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“Pay-per-view” tourist sights

Di Antonio Caneva English translation Paola Pr, 12 Luglio 2002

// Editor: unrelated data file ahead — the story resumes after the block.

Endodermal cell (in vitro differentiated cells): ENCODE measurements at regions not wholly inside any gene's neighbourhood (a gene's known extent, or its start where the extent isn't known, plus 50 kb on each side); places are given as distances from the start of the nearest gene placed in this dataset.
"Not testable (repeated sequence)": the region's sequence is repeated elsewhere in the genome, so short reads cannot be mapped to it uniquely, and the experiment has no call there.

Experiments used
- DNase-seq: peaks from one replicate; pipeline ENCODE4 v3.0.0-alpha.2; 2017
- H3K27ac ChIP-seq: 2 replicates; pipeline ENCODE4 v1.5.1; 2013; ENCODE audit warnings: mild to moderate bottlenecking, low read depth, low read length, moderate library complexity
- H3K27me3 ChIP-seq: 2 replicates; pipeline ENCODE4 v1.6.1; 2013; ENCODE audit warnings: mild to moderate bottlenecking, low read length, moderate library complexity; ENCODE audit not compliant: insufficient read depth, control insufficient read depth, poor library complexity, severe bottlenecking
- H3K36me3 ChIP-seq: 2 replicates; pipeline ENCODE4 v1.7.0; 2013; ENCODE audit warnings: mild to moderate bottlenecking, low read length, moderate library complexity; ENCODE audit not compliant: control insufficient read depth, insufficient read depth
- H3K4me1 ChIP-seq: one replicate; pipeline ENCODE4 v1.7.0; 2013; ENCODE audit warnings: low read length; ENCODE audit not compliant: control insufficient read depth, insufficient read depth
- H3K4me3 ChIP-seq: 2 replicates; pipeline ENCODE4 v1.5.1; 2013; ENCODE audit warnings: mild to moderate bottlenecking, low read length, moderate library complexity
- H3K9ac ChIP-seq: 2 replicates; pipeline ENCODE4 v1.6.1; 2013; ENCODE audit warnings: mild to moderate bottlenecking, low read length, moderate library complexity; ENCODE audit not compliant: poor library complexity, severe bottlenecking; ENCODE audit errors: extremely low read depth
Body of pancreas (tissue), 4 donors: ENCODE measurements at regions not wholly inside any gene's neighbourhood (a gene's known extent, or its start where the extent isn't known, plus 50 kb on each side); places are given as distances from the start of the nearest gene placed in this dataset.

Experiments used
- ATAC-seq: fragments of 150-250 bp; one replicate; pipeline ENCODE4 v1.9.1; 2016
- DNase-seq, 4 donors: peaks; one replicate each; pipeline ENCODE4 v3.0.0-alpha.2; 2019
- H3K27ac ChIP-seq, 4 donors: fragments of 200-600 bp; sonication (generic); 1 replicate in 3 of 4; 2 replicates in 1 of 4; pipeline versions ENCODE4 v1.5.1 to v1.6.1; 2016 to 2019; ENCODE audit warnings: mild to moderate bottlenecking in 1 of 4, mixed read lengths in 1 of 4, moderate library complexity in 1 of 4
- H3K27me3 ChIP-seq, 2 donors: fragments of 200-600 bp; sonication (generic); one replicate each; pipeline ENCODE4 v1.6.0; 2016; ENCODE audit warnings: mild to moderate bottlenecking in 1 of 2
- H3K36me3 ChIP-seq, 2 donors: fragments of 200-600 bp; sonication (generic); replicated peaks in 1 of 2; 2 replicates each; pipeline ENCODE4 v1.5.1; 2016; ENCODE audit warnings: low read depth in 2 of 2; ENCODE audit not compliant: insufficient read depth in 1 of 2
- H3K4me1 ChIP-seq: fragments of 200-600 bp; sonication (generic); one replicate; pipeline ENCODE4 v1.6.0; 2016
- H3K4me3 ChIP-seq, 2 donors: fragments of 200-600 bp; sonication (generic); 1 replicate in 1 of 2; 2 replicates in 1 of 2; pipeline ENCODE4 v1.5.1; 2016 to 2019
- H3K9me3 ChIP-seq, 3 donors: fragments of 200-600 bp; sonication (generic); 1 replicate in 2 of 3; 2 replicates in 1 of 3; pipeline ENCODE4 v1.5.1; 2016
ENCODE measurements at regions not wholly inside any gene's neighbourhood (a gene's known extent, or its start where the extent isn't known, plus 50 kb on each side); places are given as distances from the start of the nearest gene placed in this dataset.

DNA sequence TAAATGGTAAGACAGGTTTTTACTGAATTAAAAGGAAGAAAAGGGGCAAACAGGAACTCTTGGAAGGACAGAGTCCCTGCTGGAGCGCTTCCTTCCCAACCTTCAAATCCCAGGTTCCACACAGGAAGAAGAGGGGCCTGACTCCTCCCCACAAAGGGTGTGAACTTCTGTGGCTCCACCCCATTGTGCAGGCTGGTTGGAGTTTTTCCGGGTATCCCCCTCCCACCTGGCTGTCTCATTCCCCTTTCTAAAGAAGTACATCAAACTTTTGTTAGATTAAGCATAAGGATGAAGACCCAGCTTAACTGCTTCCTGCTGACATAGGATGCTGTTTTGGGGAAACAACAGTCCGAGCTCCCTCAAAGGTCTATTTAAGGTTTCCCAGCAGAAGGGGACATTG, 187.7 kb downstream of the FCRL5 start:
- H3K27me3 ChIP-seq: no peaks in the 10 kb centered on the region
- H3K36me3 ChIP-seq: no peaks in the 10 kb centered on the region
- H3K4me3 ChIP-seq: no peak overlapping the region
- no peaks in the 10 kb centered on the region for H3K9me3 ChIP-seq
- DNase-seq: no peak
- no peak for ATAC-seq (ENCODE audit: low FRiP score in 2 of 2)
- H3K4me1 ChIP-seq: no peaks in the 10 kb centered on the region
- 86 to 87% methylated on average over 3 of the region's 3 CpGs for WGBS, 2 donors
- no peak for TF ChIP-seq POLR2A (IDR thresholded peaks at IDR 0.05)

Several times recently we have heard about taxes being levied on tourists for them to access natural sights or cultural experiences. In an editorial a few weeks ago, I reflected on several recent instances in which tourism was being exploited for profit; I mentioned, for example, that the Florence municipal government had raised the cost of bus parking to 150 euros. Since then, there has been a relentless stream of news on new taxes on the use of public goods. As was written by Corriere della Sera on Saturday 6 July, you pay 3 euros to visit the Basilica di Santa Croce, 2 for the Pisa cathedral, 6 to access five monuments and churches in Ravenna, 1 euro to land on the Tremiti Islands, 7 to anchor in the Maddalena archipelago. The newspaper added: “The debate on pay-per-view culture, or culture on demand, is open”. This list of pay areas is certainly not exhaustive, indeed we may add, for example, the Orosei beach (8 euros), the Eolie Islands in the near future, and even foreign localities, which are presently equipping themselves to follow suit. In the Baleari Islands a polemic is under way between hotel owners and the local government, which has deliberated to impose a tax on tourists. Some time ago, there used to be a so-called tourist tax in Italy, which was eventually abolished after heated discussions on its negative repercussions on modern tourism. It seems, however, that appetite has been growing disproportionately in recent times, and every small centre, locality, district or cultural institution is somehow seeking to raise resources by taxing visitors. In the above-mentioned article by Dario Fertilio in Corriere della Sera, jurist Guido Rossi said: “The idea of a tax on breathing, enjoying a painting or a walk in the countryside, is in itself a betrayal of the idea of equality of our Constitution”. It is truly dangerous to transform our country into an amusement part, turning it into an economic good for consumption, without its own independent life arising from a “normal” relationship with residents and visitors.

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